Myocardial Strain Measured by Speckle-Tracking Echo

Collier P, Phelan D, Klein A.
A Test in Context: Myocardial Strain Measured by Speckle-Tracking Echocardiography. J Am Coll Cardiol 2017;69:1043-1056.

Strain is a unitless measurement of dimensional or deformational change; speckle-tracking echocardiography is the most widely used technique to assess strain, with demonstrated clinical utility in a variety of settings. This paper reviews the diagnostic and prognostic impact of echocardiographic assessment of myocardial strain. The following are key points to remember:

  1. Definition/nomenclature:
    • Image-processing algorithms on digital two-dimensional echocardiography identify and track small, stable myocardial footprints (or speckles) generated by ultrasound-myocardial tissue interactions within a region of interest. Distances between speckles are tracked frame-to-frame over the cardiac cycle, and distances between speckles provide information about myocardial deformation.
    • By convention, positive values are assigned to lengthening, thickening, or clockwise rotation, whereas negative values are assigned to shortening, thinning, or counterclockwise rotation. Greater degrees of deformation are expressed as a numerically lower (more negative) strain value.

  2. Variability and normal ranges:
    • There is substantial intervendor variability in strain values that are related to post-processing differences.
    • Current 2015 American Society of Echocardiography guidelines recognize the heterogeneity for normal values between published reports, and do not define normal ranges. However, as a guide, a value less than -20% is considered likely to be normal.

  3. Technical factors that influence strain. Strain may be influenced by image quality, choice of a segmental model, selection of image clips, selection of landmarks and segmental contouring, selection of the region of interest, selection on timing during the cardiac cycle, recognition of poor tracking, and technical differences between vendors.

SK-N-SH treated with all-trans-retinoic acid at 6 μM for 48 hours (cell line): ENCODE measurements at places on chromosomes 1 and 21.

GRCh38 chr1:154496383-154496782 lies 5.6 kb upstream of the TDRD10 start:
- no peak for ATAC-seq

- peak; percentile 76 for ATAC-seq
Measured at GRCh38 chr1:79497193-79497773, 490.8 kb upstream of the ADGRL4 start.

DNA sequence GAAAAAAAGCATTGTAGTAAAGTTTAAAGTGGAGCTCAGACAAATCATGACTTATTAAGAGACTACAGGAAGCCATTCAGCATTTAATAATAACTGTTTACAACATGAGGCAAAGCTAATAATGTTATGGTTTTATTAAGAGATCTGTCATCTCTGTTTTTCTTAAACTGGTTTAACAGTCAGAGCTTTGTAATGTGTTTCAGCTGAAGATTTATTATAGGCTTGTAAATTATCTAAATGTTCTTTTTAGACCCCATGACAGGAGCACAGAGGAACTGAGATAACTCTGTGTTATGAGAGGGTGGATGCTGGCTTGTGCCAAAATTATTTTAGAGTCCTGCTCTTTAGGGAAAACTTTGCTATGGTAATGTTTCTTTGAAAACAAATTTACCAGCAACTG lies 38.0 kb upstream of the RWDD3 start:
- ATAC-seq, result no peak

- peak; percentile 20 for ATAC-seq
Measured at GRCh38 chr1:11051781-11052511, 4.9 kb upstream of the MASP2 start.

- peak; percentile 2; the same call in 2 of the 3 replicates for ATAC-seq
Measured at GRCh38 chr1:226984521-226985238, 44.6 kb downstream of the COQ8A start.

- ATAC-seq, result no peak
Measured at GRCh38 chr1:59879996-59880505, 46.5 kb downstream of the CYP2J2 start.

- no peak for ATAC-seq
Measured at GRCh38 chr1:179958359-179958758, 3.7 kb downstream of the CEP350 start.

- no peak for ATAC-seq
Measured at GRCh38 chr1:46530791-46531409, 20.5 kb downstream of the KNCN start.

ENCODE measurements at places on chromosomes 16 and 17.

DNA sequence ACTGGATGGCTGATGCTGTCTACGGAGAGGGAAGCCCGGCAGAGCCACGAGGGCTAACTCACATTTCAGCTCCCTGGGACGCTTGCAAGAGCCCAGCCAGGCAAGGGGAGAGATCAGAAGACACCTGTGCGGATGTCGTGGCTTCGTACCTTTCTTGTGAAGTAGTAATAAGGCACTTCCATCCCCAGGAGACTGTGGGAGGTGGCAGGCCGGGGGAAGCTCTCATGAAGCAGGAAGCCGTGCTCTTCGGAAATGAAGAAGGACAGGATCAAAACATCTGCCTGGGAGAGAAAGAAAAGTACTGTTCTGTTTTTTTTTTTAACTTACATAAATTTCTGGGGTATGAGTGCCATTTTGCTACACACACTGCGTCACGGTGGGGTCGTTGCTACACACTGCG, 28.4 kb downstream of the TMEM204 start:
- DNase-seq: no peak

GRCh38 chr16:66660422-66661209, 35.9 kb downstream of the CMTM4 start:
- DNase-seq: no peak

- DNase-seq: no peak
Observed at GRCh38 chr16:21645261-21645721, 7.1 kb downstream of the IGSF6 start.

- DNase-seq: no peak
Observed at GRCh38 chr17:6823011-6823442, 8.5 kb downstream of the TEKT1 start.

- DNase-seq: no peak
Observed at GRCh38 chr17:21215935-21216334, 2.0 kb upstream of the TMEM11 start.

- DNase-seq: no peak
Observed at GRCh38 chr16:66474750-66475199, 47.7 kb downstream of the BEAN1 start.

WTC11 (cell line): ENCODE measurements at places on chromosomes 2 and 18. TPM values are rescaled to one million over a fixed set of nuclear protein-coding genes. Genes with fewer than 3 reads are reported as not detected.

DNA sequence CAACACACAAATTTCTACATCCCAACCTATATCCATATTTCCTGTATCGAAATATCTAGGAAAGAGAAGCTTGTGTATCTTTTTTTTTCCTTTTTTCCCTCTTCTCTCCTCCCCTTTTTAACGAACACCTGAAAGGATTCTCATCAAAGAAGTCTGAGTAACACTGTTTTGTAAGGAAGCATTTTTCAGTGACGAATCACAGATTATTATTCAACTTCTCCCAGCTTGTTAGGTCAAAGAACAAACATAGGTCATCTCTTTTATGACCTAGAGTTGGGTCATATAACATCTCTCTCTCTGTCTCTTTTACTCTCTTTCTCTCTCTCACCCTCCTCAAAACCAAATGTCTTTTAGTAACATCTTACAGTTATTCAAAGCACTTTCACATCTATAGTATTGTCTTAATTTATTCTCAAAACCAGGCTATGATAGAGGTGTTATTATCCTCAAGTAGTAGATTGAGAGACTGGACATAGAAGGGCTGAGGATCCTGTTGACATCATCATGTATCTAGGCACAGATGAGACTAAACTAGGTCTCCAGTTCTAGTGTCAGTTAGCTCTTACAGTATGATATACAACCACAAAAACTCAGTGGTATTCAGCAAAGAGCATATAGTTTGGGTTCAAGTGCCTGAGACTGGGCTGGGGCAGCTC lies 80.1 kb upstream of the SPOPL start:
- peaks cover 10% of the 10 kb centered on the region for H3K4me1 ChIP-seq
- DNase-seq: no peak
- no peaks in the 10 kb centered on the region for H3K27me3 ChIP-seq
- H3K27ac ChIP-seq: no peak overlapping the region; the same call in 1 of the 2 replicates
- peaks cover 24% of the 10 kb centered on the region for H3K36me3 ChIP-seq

4. Clinical factors that influence strain. Strain may be influenced by racial/ethnic/international differences, age and sex, hemodynamic factors, cardiovascular risk factors, medications, dialysis, pregnancy, and endurance athletics.

  5. Clinical utility of strain. Most clinical strain data come from retrospective, nonrandomized studies. Reduction of absolute strain is a marker of most acute and chronic myocardial diseases.
    • Cardiac amyloid. Global longitudinal strain (GLS) is abnormal among patients with cardiac amyloid, sometimes despite preserved left ventricular ejection fraction (LVEF). Cardiac amyloid has a characteristic strain pattern with apical sparing.
    • Hypertrophic cardiomyopathy (HCM). Among patients with HCM, a reduction in GLS is associated with worse cardiovascular outcomes, including heart failure.
    • Hypertension. Among patients with hypertension, GLS is reduced compared to normal controls, and further reduced among patients with heart failure with preserved EF.
    • Athletes. Physiologic hypertrophy/athlete’s heart is associated with significantly higher GLS compared to patients with HCM.
    • Cardio-oncology. GLS is used among patients receiving chemotherapy as part of surveillance for evidence of cardiotoxicity.
    • Aortic stenosis. Among patients with aortic stenosis, GLS may be a marker of subclinical LV systolic dysfunction, and a means to predict clinical endpoints and postoperative LV functional recovery.
    • Ischemic heart disease. Abnormalities in GLS, including early systolic stretch, low systolic shortening, and post-systolic shortening (tardokinesis) have been reported in patients during ischemia.

  6. Other cardiac chambers:
    • Left atrium (LA). Acquired from an apical window, LA strain relates to LA deformation, and has been reported to be inversely related to LA pressure.
    • Right ventricle (RV). RV free-wall strain is measured from an RV-focused apical four-chamber view, and has been associated with prognosis in a variety of conditions including heart failure, pulmonary embolism, and arrhythmogenic RV cardiomyopathy.

  7. Future directions. The following are areas for potential future improvement in or greater adoption of speckle-tracking echo:
    • Improved tracking and border recognition may lead to shorter analysis times.
    • Greater automation may lead to more widespread adoption of the technique.
    • Collaboration between vendors could serve to reduce intervendor variability.
    • Three-dimensional strain may overcome limitations caused by out-of-plane speckle motion.

Clinical Topics: Cardio-Oncology, Heart Failure and Cardiomyopathies, Noninvasive Imaging, Prevention, Sports and Exercise Cardiology, Valvular Heart Disease, Acute Heart Failure, Echocardiography/Ultrasound, Hypertension, Sports & Exercise and Imaging

Keywords: Athletes, Aortic Valve Stenosis, Cardiomyopathy, Hypertrophic, Cardiomyopathies, Cardiotoxicity, Diagnostic Imaging, Echocardiography, Heart Failure, Heart Valve Diseases, Hypertension, Hypertrophy, Myocardial Ischemia, Renal Dialysis, Risk Factors, Stroke Volume, Systole

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